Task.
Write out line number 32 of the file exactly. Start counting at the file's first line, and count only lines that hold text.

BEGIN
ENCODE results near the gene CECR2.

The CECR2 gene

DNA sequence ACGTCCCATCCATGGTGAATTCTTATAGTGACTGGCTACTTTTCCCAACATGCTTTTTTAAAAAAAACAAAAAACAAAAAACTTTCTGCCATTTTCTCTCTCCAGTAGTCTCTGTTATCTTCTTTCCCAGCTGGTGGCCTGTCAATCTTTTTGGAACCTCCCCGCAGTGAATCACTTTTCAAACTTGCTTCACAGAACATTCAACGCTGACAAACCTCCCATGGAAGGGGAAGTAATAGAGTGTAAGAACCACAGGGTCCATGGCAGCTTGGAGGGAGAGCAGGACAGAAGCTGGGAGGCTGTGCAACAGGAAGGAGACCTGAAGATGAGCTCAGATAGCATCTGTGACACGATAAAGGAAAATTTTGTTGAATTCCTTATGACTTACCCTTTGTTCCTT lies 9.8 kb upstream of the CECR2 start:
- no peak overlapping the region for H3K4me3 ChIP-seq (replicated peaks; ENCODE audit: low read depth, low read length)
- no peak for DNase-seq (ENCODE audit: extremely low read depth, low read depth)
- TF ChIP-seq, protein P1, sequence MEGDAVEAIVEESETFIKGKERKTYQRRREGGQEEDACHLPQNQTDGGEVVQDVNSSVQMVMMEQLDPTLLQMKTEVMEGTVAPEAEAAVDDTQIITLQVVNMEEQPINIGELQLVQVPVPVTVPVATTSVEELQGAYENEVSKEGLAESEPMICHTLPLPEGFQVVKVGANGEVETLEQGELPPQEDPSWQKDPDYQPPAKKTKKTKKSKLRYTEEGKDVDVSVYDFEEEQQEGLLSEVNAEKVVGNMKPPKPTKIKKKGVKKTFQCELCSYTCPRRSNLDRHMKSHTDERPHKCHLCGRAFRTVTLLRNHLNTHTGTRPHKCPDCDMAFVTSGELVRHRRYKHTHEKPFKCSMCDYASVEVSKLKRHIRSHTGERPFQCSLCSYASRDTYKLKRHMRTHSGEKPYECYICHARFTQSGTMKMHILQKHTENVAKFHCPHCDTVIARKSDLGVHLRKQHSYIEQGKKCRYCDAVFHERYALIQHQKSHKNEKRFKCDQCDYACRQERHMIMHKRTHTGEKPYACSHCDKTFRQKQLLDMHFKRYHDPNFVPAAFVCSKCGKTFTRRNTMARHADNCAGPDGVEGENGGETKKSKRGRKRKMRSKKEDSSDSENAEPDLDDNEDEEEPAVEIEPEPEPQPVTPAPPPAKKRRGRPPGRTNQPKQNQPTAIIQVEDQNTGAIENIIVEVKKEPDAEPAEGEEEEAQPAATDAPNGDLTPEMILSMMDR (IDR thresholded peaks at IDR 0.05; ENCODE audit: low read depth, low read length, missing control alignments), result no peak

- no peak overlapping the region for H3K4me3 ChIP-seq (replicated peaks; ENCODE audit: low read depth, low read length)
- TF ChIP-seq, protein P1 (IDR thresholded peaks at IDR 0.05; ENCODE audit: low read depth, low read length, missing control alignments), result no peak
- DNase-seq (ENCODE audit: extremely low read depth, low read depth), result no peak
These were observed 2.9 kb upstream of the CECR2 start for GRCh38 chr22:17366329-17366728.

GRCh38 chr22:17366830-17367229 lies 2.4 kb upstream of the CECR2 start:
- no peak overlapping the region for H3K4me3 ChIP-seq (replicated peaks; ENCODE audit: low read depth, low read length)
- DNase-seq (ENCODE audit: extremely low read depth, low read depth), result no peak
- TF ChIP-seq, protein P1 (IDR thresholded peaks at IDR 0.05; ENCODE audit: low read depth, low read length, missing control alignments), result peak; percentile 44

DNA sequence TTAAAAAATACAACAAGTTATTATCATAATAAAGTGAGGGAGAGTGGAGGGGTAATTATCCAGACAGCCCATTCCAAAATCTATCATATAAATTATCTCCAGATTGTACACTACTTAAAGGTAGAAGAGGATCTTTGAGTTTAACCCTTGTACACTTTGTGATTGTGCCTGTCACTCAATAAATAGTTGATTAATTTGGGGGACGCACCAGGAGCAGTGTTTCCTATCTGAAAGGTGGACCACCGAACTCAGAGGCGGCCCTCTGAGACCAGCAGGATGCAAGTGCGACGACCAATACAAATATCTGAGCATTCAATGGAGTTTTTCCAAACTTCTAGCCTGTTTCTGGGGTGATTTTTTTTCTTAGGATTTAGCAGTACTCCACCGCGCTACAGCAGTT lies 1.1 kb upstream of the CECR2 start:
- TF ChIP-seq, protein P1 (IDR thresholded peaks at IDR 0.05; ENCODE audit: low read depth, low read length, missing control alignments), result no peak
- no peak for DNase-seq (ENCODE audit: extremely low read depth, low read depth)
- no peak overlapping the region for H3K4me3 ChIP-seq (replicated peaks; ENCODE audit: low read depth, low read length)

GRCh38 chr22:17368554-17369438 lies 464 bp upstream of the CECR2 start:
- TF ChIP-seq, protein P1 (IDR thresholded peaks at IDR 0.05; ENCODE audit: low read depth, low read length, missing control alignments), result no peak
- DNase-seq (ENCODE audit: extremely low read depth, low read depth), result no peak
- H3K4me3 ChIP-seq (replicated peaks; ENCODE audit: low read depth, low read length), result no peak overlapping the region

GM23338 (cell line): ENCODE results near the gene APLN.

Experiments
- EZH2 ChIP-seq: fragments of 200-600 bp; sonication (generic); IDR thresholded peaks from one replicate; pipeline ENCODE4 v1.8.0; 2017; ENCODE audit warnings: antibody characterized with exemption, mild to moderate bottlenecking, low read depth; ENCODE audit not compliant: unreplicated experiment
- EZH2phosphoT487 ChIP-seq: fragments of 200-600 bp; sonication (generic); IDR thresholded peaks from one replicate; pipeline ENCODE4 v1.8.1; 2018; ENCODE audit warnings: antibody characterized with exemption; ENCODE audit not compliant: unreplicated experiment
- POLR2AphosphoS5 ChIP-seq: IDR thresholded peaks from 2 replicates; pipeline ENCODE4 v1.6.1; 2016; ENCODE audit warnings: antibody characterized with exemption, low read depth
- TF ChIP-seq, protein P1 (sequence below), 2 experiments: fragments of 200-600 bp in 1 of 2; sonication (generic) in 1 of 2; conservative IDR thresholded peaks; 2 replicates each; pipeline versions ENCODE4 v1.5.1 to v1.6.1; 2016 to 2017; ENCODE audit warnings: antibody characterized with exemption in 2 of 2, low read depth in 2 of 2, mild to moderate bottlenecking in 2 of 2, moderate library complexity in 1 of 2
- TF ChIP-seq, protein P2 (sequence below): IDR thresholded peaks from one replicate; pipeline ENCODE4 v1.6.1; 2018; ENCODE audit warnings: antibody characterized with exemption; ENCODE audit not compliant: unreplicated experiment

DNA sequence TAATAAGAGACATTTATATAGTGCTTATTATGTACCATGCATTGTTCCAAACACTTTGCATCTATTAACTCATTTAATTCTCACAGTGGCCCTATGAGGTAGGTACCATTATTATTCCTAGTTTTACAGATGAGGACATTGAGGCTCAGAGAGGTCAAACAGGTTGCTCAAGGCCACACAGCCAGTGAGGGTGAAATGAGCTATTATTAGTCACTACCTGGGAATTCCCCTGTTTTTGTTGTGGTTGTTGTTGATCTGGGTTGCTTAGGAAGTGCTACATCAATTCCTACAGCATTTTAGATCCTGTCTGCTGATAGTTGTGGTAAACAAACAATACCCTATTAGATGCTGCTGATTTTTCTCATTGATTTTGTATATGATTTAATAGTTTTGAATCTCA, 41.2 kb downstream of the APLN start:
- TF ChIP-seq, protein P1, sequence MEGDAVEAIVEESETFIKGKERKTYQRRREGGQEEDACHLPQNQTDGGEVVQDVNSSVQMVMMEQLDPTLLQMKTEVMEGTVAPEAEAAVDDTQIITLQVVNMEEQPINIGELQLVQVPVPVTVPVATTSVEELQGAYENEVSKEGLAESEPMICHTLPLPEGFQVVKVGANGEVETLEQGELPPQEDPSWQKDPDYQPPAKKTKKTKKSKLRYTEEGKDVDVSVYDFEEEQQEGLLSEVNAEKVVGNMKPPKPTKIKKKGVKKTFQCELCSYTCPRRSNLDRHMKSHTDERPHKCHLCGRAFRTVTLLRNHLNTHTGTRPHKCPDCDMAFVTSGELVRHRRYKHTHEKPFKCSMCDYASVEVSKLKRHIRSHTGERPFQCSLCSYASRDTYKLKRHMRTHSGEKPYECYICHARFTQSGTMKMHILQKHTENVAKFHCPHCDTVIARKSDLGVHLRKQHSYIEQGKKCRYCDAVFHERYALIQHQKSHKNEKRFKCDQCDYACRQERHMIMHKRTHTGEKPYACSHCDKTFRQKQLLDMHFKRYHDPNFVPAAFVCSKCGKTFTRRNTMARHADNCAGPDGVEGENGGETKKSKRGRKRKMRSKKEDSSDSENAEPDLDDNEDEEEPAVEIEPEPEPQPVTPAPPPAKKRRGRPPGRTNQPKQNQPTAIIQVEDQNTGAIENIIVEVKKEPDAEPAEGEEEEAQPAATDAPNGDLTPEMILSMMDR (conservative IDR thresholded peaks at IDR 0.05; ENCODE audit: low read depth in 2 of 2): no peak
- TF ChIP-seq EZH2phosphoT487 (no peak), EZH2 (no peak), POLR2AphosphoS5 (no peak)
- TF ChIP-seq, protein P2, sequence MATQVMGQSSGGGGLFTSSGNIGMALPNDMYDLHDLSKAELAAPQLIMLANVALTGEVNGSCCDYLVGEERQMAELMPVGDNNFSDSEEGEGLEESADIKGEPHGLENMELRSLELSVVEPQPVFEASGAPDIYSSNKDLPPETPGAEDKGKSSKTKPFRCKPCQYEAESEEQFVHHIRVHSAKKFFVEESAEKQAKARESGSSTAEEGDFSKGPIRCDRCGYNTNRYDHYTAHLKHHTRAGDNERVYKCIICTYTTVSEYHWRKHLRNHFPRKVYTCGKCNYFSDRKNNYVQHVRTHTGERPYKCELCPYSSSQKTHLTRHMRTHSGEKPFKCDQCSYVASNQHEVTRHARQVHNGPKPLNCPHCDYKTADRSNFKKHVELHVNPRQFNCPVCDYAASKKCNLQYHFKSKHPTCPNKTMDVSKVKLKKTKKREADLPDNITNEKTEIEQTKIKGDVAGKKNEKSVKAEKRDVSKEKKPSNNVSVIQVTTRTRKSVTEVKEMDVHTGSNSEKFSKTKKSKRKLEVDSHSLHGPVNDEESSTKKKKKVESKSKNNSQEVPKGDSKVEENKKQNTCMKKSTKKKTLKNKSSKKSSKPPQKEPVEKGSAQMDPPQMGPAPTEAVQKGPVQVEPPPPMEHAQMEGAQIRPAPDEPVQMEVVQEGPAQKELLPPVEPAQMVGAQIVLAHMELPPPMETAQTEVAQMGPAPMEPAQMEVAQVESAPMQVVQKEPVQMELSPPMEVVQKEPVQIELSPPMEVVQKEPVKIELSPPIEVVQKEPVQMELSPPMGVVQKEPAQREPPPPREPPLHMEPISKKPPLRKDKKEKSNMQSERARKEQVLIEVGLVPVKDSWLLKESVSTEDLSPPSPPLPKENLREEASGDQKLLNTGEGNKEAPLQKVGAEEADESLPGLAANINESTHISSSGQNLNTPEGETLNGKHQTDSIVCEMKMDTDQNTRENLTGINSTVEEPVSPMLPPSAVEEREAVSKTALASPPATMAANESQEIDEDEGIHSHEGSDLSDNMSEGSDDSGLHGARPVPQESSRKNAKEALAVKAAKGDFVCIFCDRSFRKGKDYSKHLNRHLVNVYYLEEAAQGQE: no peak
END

- TF ChIP-seq EZH2phosphoT487 (no peak), EZH2 (no peak), POLR2AphosphoS5 (no peak)